Snuffed Out: TV Series That Were Gone Too Soon

The fate of GCB, one of our favorite new shows, will be decided in the next few weeks, and right now, there’s a 50/50 chance it’ll survive. If it does get canceled, at least it’ll instantly become a member of what we’ll call the Arrested Development/Freaks & Geeks/Firefly club. Shows that were canceled before their time, and have gained cult status since they left the airwaves.

All of those programs have rabid enthusiastic followers, and in the case of Firefly and Arrested Development, that fan enthusiasm has directly led to big screen resurrections.

We’re hoping GCB gets a renewal, but while we wait, let’s take a look at a few other shows throughout the years that were unfairly snuffed out, and picture … what might have been.

Pushing Daisies
ABC (October 3, 2007 – June 13, 2009)

Featuring a stellar cast, including Lee Pace, the incomparable Kristin Chenoweth, and Anna Friel as Dead Zooey Deschanel, Pushing Daisies jumped out of the gate, becoming the most buzzed-about new show of the year, and winning seven Emmy Awards for its first season. It would end its second and final season unceremoniously dumped into the wasteland of Saturday.

What Went Wrong?

Stupid writers wanting stuff! The Writer’s Guild Of America strike decimated the first season, and only nine episodes of a full 22 episode season were made. By the time the show returned, the bloom was off, and ratings tumbled. Months after the show was canceled and left the air, ABC finally decided to burn off the final three episodes … at 10 PM Saturday night.

Who knows what could have been if the show had been allowed to flourish, but creator Bryan Fuller probably wasn’t that surprised … having been through it before with …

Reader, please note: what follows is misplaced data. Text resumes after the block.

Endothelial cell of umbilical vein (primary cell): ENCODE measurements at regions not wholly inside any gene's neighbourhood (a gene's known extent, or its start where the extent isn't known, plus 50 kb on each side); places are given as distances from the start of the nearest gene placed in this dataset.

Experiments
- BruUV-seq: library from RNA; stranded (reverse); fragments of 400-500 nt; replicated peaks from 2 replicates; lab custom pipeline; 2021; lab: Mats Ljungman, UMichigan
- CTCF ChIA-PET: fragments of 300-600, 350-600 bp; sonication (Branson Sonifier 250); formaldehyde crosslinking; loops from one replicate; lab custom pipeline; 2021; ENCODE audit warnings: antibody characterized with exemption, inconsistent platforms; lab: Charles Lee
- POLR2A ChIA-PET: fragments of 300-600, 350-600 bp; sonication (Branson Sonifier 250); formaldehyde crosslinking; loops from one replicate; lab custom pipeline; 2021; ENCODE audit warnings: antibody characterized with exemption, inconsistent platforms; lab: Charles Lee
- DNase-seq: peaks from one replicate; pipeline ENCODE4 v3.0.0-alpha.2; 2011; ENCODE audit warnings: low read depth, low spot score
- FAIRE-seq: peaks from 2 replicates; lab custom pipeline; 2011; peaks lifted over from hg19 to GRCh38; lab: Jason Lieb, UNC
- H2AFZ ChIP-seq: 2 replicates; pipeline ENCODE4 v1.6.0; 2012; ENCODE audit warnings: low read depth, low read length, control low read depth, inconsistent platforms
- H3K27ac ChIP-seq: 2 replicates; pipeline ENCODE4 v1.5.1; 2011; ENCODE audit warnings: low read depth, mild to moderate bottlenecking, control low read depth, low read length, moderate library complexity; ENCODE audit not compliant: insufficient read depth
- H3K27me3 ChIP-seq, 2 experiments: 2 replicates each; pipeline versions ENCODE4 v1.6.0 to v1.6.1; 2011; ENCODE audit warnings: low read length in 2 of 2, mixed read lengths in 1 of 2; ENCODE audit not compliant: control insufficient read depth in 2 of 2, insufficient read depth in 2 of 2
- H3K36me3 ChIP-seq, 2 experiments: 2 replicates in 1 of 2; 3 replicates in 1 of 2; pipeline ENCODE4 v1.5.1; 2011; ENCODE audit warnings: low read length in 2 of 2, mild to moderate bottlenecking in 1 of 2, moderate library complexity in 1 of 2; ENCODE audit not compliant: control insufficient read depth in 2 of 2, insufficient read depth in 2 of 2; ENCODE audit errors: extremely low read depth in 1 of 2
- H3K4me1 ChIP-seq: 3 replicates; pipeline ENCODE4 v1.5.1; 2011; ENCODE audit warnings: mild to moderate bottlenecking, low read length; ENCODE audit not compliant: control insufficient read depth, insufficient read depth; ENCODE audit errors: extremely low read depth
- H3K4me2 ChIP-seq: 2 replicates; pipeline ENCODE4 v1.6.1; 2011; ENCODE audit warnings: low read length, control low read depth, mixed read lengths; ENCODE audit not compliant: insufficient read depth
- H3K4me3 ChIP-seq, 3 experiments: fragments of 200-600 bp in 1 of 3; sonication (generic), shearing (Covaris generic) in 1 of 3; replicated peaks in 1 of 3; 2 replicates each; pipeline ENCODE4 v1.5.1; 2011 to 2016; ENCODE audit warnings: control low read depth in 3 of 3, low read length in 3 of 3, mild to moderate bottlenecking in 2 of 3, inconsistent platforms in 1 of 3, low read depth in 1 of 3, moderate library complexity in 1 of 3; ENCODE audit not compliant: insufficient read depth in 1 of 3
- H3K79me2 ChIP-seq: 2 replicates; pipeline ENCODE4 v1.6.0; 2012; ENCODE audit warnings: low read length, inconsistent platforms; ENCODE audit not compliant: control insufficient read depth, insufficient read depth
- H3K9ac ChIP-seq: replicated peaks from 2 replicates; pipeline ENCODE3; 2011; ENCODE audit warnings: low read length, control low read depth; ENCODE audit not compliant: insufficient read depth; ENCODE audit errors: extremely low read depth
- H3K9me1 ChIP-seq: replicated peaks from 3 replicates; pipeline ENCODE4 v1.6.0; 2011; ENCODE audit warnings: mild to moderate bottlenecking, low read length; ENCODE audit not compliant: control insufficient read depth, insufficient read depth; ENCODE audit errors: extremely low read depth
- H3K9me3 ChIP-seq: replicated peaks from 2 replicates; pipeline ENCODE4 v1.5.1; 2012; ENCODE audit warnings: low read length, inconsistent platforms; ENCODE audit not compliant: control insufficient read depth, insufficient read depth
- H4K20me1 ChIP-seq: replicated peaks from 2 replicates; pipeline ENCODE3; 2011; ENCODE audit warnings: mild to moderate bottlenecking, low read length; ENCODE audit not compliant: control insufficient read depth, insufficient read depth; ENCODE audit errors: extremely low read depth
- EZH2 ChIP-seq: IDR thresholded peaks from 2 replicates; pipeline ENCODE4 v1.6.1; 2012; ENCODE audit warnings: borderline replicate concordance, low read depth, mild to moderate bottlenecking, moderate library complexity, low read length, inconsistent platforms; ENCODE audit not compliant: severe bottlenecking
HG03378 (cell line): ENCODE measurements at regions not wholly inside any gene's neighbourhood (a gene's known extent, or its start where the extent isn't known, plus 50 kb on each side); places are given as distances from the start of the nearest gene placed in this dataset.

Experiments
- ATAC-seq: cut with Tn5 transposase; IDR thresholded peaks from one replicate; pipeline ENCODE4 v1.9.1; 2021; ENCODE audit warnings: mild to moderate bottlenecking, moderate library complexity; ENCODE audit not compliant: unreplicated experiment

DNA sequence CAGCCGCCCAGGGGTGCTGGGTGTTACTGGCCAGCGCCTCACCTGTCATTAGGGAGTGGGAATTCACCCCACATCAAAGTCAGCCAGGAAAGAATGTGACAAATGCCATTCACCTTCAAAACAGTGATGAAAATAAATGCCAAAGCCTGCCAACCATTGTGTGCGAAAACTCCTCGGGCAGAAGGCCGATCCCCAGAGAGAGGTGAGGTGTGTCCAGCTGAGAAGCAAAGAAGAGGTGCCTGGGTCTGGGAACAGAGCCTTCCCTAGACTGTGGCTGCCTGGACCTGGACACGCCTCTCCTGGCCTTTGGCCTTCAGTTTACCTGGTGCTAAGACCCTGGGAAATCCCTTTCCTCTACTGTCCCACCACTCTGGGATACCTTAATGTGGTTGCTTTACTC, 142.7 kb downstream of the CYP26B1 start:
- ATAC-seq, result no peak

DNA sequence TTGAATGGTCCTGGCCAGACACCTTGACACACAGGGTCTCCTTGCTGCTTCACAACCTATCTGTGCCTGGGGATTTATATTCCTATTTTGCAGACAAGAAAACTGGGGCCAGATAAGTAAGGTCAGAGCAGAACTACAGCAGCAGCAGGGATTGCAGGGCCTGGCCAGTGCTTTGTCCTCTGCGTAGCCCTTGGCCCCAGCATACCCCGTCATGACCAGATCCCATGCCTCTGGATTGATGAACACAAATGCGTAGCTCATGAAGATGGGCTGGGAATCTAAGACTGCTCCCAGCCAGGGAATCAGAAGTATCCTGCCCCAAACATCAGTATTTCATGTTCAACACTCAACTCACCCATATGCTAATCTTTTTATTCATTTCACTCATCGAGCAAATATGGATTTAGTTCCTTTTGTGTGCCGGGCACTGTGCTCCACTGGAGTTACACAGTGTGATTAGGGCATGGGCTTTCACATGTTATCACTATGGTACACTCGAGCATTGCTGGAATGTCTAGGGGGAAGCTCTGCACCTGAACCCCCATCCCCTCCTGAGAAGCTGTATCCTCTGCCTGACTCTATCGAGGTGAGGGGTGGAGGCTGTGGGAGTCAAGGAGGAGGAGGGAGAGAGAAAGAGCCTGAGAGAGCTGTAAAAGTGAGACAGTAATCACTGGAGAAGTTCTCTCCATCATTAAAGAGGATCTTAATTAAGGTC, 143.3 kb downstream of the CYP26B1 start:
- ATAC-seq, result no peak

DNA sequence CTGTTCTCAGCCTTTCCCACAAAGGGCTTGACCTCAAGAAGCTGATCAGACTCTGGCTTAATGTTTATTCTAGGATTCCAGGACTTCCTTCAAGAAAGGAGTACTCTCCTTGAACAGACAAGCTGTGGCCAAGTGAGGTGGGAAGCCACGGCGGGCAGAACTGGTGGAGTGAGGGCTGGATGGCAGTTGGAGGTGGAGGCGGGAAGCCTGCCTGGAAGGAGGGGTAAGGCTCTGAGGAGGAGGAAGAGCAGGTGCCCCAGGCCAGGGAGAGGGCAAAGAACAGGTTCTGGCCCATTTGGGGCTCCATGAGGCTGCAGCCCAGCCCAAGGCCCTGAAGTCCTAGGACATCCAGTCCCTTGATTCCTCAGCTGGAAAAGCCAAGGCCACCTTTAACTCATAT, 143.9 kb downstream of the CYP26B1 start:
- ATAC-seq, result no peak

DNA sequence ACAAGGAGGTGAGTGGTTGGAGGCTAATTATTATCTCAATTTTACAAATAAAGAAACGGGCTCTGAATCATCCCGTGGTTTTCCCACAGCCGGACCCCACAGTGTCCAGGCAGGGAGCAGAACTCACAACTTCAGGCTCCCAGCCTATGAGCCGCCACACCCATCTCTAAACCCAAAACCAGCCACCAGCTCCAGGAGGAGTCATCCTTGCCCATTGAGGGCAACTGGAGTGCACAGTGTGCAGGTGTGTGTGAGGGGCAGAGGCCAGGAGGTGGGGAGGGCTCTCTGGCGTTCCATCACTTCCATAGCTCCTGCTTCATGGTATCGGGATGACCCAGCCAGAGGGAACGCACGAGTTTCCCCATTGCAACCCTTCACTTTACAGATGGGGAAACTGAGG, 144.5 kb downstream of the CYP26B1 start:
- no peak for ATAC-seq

Fox (March 12 – April 1, 2004)

Before the short-lived Daisies but after the short-lived Dead Like Me, Bryan Fuller created what is still the little seen jewel in his quirky crown. Wonderfalls starred Caroline Dhavernas as a Niagara Falls shop clerk who had to deal with her eccentric family while also having conversations with various animal tchotchkes. The great supporting cast included a pre-Eureka Neil Grayston, the faboo Diana Scarwid (Oh Diana … I am one of your fans), and … Lee Pace again. Hmm …

What Went Wrong?

Let’s see … Fox didn’t know how the hell to market it … the episodes were shown out of sequence … it was up against the similar-but-lesser Joan of Arcadia. or maybe it’s just … the curse of Lee Pace!

Syndication (September 15, 1997 – May 17, 1999)

Matt McColm (One of the most gorgeous men to ever grace the small screen) starred in this comic-book adaptation as Johnny Domino, a San Francisco jazz saxophonist who gained super powers after lightning struck his cable car. I’m not making this sh*t up.

What was his super power? He became able to tune his mind to the “frequency of evil,” which is helpful in tracking down the bad guys, but he also lost the ability to sleep (which is helpful if you want to show him wandering the sleek, rain-soaked streets of nighttime British Columbia). From what I recall, playing the sax while sleeveless and glistening activated his power, but I’m a bit sketchy on that.

That superpower is really not enough to sustain a series, so the show gave him a terrible, ugly supersuit that did … stuff. It also covered up his beautiful body and half his face, making him look like a Folsom performer with pink eye.

What Went Wrong?

Well, the show … wasn’t very good. Plus Taylor Dayne starred in the first episode as Johnny’s love interest, and then was never seen again, which was a fatal mistake.

You’re probably asking, “Then why was this a show gone too soon?” Because in November of 1998, something magical occurred. NightMan did a crossover with another beloved gone-too-soon classic from the 80’s … Manimal. Both shows were produced by Glen Larson, and if NightMan had continued, one can only speculate what other Larson shows would be plundered. Would we have seen an appearance from an Original BSG Cylon? Twiki from Buck Rogers? Automan?? We’ll never know.


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